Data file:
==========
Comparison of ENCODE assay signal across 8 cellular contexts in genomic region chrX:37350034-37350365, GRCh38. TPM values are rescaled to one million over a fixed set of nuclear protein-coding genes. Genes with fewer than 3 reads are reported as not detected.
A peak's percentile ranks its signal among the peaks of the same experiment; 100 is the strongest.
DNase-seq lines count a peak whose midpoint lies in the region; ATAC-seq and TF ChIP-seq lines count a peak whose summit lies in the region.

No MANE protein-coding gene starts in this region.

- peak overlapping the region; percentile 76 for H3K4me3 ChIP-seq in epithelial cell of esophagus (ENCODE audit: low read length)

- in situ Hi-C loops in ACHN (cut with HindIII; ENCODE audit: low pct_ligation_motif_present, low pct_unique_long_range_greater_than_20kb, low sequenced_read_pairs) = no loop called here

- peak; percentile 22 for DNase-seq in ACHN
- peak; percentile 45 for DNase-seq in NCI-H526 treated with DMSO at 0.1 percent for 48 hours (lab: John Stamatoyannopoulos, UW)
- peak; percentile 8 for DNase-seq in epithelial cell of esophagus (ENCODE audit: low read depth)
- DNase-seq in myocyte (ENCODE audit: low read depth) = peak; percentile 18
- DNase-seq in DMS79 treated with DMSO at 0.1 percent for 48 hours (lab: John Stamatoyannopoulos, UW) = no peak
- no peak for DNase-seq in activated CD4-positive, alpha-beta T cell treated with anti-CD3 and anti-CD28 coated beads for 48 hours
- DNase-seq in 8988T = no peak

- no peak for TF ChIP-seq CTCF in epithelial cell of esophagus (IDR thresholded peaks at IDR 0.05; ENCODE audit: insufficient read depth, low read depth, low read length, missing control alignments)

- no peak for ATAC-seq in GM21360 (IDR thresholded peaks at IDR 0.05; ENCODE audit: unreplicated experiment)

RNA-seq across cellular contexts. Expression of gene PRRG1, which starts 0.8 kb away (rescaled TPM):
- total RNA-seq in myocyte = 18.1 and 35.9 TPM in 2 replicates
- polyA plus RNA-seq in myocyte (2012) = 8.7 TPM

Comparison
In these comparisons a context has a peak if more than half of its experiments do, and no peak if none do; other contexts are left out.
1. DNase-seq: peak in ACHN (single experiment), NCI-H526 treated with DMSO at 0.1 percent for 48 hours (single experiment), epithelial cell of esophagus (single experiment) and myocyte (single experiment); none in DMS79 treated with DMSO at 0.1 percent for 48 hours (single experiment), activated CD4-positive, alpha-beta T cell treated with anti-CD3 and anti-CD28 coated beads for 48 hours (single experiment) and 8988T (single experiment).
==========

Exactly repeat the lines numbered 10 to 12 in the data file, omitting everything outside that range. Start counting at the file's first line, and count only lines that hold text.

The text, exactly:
- DNase-seq in myocyte (ENCODE audit: low read depth) = peak; percentile 18
- DNase-seq in DMS79 treated with DMSO at 0.1 percent for 48 hours (lab: John Stamatoyannopoulos, UW) = no peak
- no peak for DNase-seq in activated CD4-positive, alpha-beta T cell treated with anti-CD3 and anti-CD28 coated beads for 48 hours